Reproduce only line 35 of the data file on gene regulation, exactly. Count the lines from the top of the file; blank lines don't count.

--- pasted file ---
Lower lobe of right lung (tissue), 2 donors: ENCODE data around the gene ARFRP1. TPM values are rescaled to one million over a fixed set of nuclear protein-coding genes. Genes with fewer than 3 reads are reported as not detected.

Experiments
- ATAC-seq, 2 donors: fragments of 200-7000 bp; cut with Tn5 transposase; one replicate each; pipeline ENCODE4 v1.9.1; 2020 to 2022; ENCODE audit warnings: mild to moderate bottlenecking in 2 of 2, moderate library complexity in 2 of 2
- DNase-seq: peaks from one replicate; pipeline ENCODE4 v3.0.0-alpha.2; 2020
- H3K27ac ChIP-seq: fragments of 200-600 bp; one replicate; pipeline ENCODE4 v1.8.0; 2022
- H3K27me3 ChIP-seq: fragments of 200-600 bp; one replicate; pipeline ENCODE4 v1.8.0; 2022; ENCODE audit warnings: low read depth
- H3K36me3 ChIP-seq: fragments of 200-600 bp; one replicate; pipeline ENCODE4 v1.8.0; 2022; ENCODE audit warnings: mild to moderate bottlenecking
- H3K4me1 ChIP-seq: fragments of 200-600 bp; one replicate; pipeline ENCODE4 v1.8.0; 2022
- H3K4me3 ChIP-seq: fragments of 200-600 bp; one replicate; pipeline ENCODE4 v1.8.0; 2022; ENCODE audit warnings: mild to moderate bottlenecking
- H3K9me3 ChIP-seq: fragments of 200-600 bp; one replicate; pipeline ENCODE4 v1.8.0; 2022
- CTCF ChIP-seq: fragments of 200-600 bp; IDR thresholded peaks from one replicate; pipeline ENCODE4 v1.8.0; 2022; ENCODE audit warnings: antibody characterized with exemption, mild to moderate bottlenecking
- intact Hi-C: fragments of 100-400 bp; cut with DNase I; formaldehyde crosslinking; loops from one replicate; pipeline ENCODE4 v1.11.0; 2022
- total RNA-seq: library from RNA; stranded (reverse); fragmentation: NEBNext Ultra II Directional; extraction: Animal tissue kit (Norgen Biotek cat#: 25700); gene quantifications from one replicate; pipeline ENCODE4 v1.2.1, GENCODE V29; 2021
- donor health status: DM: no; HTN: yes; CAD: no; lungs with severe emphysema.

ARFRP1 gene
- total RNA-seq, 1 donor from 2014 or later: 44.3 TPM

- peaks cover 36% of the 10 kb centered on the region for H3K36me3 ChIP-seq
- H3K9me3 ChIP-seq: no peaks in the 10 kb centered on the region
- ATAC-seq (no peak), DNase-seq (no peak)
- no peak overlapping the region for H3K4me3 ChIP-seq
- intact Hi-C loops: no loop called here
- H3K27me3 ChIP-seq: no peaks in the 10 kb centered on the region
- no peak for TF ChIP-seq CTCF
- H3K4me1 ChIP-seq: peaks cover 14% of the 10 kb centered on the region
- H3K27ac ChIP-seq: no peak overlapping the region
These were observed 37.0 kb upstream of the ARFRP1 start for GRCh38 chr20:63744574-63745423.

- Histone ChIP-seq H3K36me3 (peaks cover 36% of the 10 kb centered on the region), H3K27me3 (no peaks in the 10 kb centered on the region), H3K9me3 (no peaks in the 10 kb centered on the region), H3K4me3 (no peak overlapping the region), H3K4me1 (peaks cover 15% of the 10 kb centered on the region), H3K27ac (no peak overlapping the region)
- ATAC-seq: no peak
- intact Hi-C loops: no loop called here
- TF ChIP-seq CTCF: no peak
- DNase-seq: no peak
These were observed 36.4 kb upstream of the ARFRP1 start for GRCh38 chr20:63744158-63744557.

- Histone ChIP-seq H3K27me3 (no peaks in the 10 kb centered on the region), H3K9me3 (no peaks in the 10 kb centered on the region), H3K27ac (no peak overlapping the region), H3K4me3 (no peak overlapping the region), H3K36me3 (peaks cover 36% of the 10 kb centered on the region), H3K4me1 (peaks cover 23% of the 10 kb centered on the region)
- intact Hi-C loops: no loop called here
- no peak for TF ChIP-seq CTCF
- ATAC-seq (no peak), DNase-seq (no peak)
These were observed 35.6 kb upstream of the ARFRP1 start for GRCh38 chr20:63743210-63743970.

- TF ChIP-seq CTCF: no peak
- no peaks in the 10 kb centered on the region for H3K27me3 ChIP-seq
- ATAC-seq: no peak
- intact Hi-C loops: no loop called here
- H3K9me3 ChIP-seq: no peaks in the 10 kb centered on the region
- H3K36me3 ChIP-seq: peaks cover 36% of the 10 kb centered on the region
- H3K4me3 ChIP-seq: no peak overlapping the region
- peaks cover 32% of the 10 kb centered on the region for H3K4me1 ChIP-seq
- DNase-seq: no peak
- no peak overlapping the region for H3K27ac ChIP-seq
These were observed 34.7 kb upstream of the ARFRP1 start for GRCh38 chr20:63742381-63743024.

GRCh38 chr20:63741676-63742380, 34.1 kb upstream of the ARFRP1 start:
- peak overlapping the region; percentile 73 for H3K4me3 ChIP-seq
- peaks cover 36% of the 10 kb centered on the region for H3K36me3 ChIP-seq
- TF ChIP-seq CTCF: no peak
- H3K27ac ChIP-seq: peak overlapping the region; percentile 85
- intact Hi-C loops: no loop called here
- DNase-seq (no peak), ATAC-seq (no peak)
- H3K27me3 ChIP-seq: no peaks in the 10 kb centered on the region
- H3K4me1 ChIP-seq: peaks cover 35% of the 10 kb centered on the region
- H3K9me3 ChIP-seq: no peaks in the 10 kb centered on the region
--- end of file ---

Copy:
- no peak for TF ChIP-seq CTCF